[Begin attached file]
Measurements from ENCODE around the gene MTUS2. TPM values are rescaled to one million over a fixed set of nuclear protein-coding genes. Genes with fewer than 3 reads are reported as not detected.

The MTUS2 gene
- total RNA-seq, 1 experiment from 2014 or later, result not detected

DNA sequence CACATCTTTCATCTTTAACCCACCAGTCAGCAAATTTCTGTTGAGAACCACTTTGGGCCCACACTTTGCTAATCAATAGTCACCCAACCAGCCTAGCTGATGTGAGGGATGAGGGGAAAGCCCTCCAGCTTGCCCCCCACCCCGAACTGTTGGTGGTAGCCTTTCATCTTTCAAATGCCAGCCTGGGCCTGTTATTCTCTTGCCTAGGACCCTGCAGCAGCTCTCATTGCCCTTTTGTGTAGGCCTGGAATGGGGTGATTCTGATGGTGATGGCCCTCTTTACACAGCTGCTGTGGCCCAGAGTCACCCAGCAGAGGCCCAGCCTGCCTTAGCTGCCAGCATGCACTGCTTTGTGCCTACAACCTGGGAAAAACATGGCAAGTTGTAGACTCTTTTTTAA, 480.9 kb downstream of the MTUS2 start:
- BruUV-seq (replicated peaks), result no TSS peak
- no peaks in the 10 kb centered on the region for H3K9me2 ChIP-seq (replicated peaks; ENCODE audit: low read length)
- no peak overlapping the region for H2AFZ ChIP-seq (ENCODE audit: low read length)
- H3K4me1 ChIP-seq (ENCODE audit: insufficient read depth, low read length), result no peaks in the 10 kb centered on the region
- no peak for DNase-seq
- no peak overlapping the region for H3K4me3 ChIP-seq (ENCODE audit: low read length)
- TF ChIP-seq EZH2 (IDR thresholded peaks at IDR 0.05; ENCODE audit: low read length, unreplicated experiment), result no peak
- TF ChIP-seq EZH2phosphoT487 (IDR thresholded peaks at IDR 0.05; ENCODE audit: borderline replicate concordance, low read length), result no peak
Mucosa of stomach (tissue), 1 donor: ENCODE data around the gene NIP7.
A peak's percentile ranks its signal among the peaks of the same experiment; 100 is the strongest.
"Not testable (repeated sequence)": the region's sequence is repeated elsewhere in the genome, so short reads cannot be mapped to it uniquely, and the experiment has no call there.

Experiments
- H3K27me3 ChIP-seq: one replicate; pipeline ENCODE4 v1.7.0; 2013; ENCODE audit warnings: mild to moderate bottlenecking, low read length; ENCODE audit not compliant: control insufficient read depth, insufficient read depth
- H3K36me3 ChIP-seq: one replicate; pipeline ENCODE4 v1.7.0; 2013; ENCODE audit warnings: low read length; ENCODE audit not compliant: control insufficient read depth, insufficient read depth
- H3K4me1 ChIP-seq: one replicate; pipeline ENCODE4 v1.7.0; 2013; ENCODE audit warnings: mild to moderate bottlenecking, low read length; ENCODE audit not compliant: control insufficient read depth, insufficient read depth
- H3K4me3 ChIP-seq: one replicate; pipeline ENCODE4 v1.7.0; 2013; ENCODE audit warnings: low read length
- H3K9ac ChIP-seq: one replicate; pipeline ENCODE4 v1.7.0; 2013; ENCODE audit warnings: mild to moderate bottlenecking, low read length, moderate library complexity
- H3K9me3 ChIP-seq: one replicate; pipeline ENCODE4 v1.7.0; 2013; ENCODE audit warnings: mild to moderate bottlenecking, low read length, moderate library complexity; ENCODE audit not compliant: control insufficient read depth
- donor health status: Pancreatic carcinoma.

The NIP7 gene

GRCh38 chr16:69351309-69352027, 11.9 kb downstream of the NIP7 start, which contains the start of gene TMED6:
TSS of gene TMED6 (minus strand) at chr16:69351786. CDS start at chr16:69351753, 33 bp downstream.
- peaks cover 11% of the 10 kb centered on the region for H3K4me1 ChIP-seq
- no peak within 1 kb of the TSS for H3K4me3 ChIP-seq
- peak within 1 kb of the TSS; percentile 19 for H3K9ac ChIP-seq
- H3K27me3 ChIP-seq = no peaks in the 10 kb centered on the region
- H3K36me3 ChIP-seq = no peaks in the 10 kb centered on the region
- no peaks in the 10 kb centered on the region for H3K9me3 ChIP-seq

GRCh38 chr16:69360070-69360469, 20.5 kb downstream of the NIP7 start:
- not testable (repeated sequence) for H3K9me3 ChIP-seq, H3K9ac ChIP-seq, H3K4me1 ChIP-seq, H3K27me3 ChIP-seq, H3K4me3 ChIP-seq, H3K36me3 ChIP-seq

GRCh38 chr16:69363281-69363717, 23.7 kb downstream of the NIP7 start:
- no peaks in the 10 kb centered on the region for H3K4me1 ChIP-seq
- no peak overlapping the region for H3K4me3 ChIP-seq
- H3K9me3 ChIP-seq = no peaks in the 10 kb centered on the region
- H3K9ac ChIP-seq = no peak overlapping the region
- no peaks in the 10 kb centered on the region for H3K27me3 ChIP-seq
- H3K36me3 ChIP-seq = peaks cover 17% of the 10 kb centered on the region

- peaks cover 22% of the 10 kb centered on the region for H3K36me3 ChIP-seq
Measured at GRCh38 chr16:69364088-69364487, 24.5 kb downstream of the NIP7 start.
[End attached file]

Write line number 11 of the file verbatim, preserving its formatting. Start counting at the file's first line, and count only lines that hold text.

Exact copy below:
- TF ChIP-seq EZH2 (IDR thresholded peaks at IDR 0.05; ENCODE audit: low read length, unreplicated experiment), result no peak